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AT&T invests in Louisiana network resiliency

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AT&T will invest “tens of millions of dollars” to harden its network in Louisiana against the impact of hurricanes and tropical storms.

AT&T will invest “tens of millions of dollars” to harden its network in Louisiana against the impact of hurricanes and tropical storms.

The company says it will do so by burying fibre-optic infrastructure previously deployed on poles across some of the hardest hit areas during Hurricane Ida.

Winds from Hurricane Ida resulted in significant damage to infrastructure across the Louisiana region and multiple cuts to key fibre-optic lines in storm-impacted areas. This new initiative will help to improve network resiliency in future storms.

“I am proud of the tremendous work that has been done by our AT&T team to restore services quickly and effectively,” said Sonia Perez, president of AT&T southeast states.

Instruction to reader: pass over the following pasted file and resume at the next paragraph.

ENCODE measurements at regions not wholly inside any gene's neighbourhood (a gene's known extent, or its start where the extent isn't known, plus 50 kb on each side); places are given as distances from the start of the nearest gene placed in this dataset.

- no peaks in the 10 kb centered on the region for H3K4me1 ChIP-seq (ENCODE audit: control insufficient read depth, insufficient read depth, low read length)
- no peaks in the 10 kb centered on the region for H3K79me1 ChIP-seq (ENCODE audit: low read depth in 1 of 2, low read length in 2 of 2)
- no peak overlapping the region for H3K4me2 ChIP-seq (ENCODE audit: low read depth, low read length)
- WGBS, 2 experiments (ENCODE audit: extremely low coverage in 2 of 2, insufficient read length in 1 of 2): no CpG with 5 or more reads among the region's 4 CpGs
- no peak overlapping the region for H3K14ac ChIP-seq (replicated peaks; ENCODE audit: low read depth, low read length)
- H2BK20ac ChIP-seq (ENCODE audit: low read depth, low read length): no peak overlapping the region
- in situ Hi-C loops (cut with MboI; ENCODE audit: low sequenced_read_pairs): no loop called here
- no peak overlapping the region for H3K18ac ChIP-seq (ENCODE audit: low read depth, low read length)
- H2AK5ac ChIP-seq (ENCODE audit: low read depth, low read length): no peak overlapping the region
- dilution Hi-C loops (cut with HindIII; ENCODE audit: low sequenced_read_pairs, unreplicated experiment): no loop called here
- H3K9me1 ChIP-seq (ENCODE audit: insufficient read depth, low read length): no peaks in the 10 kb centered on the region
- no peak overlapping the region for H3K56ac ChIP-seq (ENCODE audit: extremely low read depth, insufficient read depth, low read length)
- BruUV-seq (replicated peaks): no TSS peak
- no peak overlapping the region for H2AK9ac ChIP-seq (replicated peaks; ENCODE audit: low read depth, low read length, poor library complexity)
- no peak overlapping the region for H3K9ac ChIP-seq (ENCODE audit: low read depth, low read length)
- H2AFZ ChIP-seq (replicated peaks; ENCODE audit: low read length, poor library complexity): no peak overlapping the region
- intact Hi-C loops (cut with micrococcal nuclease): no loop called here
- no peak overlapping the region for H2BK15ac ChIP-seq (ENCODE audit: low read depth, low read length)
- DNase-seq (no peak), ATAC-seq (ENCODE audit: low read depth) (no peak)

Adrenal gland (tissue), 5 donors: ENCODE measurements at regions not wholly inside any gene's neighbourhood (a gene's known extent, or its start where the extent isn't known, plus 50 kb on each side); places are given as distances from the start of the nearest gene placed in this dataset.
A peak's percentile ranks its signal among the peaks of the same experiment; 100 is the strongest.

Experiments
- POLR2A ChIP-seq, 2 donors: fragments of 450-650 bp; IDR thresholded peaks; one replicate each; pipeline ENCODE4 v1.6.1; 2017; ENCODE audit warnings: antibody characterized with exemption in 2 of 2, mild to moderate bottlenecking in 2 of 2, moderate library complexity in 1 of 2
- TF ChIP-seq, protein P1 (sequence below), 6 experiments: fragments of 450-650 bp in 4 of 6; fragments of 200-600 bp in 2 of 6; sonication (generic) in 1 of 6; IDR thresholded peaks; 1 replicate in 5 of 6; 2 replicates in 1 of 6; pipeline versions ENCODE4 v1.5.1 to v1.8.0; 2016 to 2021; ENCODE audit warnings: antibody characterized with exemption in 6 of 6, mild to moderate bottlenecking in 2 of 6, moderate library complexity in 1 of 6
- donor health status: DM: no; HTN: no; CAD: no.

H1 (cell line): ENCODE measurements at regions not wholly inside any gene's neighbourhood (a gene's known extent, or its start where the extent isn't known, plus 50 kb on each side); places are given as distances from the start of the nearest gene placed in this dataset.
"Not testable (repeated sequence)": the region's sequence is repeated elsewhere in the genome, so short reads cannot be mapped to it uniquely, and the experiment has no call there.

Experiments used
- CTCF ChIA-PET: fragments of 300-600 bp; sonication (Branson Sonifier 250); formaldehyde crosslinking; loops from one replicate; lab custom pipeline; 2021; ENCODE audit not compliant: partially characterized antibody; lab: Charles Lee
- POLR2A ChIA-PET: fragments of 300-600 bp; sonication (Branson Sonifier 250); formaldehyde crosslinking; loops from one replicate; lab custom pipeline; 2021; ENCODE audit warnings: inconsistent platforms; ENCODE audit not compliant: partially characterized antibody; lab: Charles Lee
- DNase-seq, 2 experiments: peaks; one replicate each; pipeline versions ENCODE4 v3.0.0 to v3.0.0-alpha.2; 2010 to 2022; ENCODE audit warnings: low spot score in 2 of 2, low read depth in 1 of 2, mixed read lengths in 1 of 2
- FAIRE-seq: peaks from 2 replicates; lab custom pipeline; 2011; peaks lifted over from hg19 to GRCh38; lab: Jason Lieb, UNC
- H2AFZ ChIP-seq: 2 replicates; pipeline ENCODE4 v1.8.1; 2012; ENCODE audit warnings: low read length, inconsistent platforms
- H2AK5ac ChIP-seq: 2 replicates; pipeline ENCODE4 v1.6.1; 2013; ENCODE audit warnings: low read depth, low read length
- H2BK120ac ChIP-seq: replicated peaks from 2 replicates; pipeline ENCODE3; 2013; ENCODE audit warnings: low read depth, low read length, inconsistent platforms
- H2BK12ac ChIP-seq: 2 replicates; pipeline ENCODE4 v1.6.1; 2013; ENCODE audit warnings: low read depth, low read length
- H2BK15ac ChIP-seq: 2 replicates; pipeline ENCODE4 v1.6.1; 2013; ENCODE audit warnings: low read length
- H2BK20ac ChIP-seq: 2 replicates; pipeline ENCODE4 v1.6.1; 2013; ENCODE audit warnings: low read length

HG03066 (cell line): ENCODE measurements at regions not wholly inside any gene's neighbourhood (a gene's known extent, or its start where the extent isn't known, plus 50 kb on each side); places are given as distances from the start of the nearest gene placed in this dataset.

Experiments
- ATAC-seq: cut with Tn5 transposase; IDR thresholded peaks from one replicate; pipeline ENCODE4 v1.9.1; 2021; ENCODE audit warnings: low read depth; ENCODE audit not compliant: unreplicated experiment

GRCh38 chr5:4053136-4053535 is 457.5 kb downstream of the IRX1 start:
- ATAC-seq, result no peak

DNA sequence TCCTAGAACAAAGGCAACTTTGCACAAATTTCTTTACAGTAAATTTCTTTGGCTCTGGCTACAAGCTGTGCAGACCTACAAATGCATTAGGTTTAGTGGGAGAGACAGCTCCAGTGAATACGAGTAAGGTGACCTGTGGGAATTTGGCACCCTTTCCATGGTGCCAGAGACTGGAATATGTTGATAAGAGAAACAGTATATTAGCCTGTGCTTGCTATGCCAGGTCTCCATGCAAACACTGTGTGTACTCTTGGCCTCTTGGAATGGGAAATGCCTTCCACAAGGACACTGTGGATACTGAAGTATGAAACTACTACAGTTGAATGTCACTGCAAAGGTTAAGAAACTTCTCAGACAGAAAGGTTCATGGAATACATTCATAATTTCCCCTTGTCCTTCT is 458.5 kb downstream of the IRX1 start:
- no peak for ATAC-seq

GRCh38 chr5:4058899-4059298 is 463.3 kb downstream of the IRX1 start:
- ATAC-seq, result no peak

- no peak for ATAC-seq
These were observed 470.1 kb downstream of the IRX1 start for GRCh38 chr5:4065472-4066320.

“Having said that, we learn from every disaster event and make enhancements, and we are doing the same here. This critical project is the beginning of our work to apply constructive learnings from the impacts of Hurricane Ida.”

The primary focus of the project is to mitigate potential impacts from future events, working in areas in parts of the Bayou parishes and in and around the New Orleans area. This includes the Jefferson, Lafourche, Orleans, St. Charles, St. James and Terrebonne parishes.

The projected end date of the project is the first half of 2022, though much of the work should be completed this year.

Earlier this year, AT&T pledged $2 billion over three years in an attempt to bridge the digital divide in the US.

"We believe that broadband connectivity is essential for all Americans. Our broadband networks rose to the challenge of the pandemic in part due to policies that promoted private sector investment in multiple technologies and networks,” said John Stankey, CEO of AT&T.

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